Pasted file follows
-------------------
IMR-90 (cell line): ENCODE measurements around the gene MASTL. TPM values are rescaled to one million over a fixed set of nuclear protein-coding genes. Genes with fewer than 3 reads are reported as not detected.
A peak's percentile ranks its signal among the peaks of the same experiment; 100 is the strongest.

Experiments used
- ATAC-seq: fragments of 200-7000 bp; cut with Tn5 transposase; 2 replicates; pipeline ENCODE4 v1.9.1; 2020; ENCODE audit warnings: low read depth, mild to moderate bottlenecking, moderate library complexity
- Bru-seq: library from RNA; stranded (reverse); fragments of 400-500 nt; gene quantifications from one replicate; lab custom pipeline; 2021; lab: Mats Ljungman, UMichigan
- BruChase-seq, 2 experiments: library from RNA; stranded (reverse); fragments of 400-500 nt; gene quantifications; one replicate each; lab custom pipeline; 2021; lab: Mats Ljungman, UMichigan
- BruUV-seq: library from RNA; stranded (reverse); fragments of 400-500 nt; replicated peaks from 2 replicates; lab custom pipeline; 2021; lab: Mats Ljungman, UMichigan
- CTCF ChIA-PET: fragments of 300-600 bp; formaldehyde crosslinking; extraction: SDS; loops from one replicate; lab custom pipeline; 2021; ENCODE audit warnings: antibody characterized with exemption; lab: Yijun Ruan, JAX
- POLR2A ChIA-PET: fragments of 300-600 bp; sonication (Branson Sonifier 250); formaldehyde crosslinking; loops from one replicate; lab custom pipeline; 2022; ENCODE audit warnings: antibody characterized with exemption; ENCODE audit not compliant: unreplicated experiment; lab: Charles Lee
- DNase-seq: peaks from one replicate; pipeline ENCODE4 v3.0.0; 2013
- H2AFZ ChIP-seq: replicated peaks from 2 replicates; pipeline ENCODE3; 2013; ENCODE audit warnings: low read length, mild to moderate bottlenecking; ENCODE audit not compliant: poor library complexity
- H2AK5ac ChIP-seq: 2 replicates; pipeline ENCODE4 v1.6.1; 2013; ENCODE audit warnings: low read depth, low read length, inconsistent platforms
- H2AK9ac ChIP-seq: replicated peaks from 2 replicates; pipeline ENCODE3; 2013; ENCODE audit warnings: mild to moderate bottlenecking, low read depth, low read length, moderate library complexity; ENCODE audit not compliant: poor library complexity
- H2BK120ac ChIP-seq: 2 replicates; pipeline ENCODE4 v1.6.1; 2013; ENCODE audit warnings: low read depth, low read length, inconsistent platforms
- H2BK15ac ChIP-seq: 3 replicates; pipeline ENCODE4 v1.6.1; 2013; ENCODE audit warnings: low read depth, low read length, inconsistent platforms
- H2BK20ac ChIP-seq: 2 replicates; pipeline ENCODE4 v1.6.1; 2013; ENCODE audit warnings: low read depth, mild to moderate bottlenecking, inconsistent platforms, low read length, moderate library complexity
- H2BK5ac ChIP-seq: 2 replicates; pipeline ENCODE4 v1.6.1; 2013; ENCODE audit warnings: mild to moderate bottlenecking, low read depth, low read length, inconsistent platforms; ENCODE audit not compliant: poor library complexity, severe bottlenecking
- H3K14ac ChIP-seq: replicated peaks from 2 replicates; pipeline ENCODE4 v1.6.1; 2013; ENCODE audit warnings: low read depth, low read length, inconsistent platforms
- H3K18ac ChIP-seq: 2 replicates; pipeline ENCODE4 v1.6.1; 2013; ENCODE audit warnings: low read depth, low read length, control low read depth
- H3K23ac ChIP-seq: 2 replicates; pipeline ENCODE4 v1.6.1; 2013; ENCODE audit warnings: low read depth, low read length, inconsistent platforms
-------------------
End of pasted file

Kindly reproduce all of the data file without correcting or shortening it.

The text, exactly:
IMR-90 (cell line): ENCODE measurements around the gene MASTL. TPM values are rescaled to one million over a fixed set of nuclear protein-coding genes. Genes with fewer than 3 reads are reported as not detected.
A peak's percentile ranks its signal among the peaks of the same experiment; 100 is the strongest.

Experiments used
- ATAC-seq: fragments of 200-7000 bp; cut with Tn5 transposase; 2 replicates; pipeline ENCODE4 v1.9.1; 2020; ENCODE audit warnings: low read depth, mild to moderate bottlenecking, moderate library complexity
- Bru-seq: library from RNA; stranded (reverse); fragments of 400-500 nt; gene quantifications from one replicate; lab custom pipeline; 2021; lab: Mats Ljungman, UMichigan
- BruChase-seq, 2 experiments: library from RNA; stranded (reverse); fragments of 400-500 nt; gene quantifications; one replicate each; lab custom pipeline; 2021; lab: Mats Ljungman, UMichigan
- BruUV-seq: library from RNA; stranded (reverse); fragments of 400-500 nt; replicated peaks from 2 replicates; lab custom pipeline; 2021; lab: Mats Ljungman, UMichigan
- CTCF ChIA-PET: fragments of 300-600 bp; formaldehyde crosslinking; extraction: SDS; loops from one replicate; lab custom pipeline; 2021; ENCODE audit warnings: antibody characterized with exemption; lab: Yijun Ruan, JAX
- POLR2A ChIA-PET: fragments of 300-600 bp; sonication (Branson Sonifier 250); formaldehyde crosslinking; loops from one replicate; lab custom pipeline; 2022; ENCODE audit warnings: antibody characterized with exemption; ENCODE audit not compliant: unreplicated experiment; lab: Charles Lee
- DNase-seq: peaks from one replicate; pipeline ENCODE4 v3.0.0; 2013
- H2AFZ ChIP-seq: replicated peaks from 2 replicates; pipeline ENCODE3; 2013; ENCODE audit warnings: low read length, mild to moderate bottlenecking; ENCODE audit not compliant: poor library complexity
- H2AK5ac ChIP-seq: 2 replicates; pipeline ENCODE4 v1.6.1; 2013; ENCODE audit warnings: low read depth, low read length, inconsistent platforms
- H2AK9ac ChIP-seq: replicated peaks from 2 replicates; pipeline ENCODE3; 2013; ENCODE audit warnings: mild to moderate bottlenecking, low read depth, low read length, moderate library complexity; ENCODE audit not compliant: poor library complexity
- H2BK120ac ChIP-seq: 2 replicates; pipeline ENCODE4 v1.6.1; 2013; ENCODE audit warnings: low read depth, low read length, inconsistent platforms
- H2BK15ac ChIP-seq: 3 replicates; pipeline ENCODE4 v1.6.1; 2013; ENCODE audit warnings: low read depth, low read length, inconsistent platforms
- H2BK20ac ChIP-seq: 2 replicates; pipeline ENCODE4 v1.6.1; 2013; ENCODE audit warnings: low read depth, mild to moderate bottlenecking, inconsistent platforms, low read length, moderate library complexity
- H2BK5ac ChIP-seq: 2 replicates; pipeline ENCODE4 v1.6.1; 2013; ENCODE audit warnings: mild to moderate bottlenecking, low read depth, low read length, inconsistent platforms; ENCODE audit not compliant: poor library complexity, severe bottlenecking
- H3K14ac ChIP-seq: replicated peaks from 2 replicates; pipeline ENCODE4 v1.6.1; 2013; ENCODE audit warnings: low read depth, low read length, inconsistent platforms
- H3K18ac ChIP-seq: 2 replicates; pipeline ENCODE4 v1.6.1; 2013; ENCODE audit warnings: low read depth, low read length, control low read depth
- H3K23ac ChIP-seq: 2 replicates; pipeline ENCODE4 v1.6.1; 2013; ENCODE audit warnings: low read depth, low read length, inconsistent platforms